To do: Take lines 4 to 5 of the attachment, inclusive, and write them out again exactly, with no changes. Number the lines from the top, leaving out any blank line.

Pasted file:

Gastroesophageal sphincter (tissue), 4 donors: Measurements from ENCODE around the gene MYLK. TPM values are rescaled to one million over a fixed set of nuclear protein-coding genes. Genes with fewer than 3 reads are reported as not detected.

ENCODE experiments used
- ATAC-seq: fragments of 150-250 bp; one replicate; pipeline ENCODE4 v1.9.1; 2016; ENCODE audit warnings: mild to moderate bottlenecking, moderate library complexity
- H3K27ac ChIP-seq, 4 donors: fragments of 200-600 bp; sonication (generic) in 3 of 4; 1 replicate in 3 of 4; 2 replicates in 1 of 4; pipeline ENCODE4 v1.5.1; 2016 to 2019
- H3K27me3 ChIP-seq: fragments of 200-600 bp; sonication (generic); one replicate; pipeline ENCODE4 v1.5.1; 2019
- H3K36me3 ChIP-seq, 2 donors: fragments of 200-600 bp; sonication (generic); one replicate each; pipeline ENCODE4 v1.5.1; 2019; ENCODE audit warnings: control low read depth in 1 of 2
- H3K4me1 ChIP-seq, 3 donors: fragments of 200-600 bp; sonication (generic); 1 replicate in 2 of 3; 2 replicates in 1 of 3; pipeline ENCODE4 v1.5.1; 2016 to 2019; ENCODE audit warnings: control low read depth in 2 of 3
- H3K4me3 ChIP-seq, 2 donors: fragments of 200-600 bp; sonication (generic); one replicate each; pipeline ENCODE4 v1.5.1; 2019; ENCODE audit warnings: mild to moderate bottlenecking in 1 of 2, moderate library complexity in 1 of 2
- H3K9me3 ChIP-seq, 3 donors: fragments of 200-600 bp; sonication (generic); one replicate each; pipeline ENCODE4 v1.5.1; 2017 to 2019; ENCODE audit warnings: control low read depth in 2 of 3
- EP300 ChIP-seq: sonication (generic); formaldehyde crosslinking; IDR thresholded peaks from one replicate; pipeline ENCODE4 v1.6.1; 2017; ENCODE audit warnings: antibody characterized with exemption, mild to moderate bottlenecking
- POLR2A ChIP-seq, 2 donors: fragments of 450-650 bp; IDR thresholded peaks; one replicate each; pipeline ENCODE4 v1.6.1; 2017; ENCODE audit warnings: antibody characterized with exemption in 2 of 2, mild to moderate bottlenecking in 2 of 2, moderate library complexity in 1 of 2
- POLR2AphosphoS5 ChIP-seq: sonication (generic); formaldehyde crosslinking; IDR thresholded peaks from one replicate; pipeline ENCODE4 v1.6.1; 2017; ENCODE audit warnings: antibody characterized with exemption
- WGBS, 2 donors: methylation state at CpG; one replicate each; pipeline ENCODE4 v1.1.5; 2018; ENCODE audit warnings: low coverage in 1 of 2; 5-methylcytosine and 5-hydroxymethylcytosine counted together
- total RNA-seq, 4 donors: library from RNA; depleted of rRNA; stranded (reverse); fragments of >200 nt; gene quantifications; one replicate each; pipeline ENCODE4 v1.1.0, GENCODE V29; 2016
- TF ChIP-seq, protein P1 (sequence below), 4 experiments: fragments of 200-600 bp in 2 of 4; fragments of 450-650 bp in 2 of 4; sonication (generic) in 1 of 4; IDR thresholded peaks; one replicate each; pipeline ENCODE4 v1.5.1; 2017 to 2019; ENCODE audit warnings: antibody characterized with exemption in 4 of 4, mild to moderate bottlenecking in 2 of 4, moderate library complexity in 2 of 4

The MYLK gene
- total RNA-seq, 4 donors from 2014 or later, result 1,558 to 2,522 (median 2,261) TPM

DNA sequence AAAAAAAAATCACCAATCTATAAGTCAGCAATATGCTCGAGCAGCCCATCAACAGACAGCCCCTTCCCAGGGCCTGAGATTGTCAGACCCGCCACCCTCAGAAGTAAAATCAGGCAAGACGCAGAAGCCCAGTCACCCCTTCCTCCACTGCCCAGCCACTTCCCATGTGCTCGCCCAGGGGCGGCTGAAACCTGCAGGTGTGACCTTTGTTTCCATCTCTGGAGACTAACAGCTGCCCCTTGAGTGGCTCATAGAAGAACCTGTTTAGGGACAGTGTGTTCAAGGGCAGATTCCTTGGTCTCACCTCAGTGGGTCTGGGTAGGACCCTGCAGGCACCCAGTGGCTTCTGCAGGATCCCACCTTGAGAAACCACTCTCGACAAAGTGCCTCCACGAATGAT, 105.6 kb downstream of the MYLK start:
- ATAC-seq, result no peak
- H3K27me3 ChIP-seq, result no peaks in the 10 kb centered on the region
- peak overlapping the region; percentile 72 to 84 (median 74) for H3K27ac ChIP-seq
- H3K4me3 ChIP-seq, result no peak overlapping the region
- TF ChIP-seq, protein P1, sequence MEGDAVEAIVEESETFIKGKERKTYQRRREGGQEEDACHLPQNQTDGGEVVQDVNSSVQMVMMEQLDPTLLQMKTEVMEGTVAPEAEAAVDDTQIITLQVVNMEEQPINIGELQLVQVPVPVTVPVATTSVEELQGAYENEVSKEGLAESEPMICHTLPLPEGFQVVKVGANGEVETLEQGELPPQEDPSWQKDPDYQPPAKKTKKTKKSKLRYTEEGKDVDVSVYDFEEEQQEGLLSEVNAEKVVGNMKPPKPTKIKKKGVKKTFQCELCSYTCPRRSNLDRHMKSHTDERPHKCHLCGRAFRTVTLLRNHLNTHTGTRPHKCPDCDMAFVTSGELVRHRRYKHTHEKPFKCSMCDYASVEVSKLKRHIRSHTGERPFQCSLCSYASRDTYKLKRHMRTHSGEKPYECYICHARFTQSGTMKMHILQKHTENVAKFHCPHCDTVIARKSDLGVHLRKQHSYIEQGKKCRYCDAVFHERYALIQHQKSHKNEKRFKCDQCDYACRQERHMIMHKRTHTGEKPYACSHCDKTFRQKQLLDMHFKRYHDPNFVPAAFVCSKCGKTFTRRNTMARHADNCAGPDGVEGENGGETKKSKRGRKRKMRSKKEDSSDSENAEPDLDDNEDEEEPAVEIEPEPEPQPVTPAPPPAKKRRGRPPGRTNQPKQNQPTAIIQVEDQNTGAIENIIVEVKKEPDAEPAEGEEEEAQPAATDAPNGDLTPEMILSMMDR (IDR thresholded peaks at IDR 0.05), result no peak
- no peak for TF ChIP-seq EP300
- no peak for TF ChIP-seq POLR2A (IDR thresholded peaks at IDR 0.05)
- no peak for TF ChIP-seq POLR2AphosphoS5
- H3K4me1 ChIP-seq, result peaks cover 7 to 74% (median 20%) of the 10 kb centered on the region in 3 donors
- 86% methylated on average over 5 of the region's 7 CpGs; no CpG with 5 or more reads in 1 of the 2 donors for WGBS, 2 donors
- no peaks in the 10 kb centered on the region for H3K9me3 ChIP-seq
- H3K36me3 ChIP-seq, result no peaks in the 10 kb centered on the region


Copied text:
- H3K27ac ChIP-seq, 4 donors: fragments of 200-600 bp; sonication (generic) in 3 of 4; 1 replicate in 3 of 4; 2 replicates in 1 of 4; pipeline ENCODE4 v1.5.1; 2016 to 2019
- H3K27me3 ChIP-seq: fragments of 200-600 bp; sonication (generic); one replicate; pipeline ENCODE4 v1.5.1; 2019